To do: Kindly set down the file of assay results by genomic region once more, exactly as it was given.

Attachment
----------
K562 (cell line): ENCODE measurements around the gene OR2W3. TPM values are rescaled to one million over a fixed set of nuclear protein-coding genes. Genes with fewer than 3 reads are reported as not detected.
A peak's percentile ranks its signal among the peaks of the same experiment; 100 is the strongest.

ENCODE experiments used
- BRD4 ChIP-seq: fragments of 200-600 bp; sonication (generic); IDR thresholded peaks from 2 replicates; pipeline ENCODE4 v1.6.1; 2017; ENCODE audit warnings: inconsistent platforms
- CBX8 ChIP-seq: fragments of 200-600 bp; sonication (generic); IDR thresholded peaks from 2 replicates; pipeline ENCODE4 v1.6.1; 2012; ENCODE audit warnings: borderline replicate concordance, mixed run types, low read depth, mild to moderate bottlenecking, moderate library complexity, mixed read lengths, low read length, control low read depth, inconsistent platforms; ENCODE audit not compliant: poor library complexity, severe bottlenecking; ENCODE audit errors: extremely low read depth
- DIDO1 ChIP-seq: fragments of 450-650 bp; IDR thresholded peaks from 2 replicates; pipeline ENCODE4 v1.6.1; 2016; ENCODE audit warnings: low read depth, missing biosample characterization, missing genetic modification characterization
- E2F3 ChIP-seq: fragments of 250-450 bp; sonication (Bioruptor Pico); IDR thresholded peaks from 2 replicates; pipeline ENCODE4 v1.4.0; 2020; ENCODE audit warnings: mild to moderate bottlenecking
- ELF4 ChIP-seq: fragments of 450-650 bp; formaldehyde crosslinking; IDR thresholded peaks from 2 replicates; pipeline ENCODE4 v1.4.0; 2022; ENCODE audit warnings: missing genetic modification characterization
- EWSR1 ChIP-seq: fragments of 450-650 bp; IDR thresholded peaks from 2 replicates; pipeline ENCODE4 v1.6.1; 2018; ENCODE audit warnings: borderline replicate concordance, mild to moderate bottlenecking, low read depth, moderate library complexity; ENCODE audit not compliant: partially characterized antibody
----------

K562 (cell line): ENCODE measurements around the gene OR2W3. TPM values are rescaled to one million over a fixed set of nuclear protein-coding genes. Genes with fewer than 3 reads are reported as not detected.
A peak's percentile ranks its signal among the peaks of the same experiment; 100 is the strongest.

ENCODE experiments used
- BRD4 ChIP-seq: fragments of 200-600 bp; sonication (generic); IDR thresholded peaks from 2 replicates; pipeline ENCODE4 v1.6.1; 2017; ENCODE audit warnings: inconsistent platforms
- CBX8 ChIP-seq: fragments of 200-600 bp; sonication (generic); IDR thresholded peaks from 2 replicates; pipeline ENCODE4 v1.6.1; 2012; ENCODE audit warnings: borderline replicate concordance, mixed run types, low read depth, mild to moderate bottlenecking, moderate library complexity, mixed read lengths, low read length, control low read depth, inconsistent platforms; ENCODE audit not compliant: poor library complexity, severe bottlenecking; ENCODE audit errors: extremely low read depth
- DIDO1 ChIP-seq: fragments of 450-650 bp; IDR thresholded peaks from 2 replicates; pipeline ENCODE4 v1.6.1; 2016; ENCODE audit warnings: low read depth, missing biosample characterization, missing genetic modification characterization
- E2F3 ChIP-seq: fragments of 250-450 bp; sonication (Bioruptor Pico); IDR thresholded peaks from 2 replicates; pipeline ENCODE4 v1.4.0; 2020; ENCODE audit warnings: mild to moderate bottlenecking
- ELF4 ChIP-seq: fragments of 450-650 bp; formaldehyde crosslinking; IDR thresholded peaks from 2 replicates; pipeline ENCODE4 v1.4.0; 2022; ENCODE audit warnings: missing genetic modification characterization
- EWSR1 ChIP-seq: fragments of 450-650 bp; IDR thresholded peaks from 2 replicates; pipeline ENCODE4 v1.6.1; 2018; ENCODE audit warnings: borderline replicate concordance, mild to moderate bottlenecking, low read depth, moderate library complexity; ENCODE audit not compliant: partially characterized antibody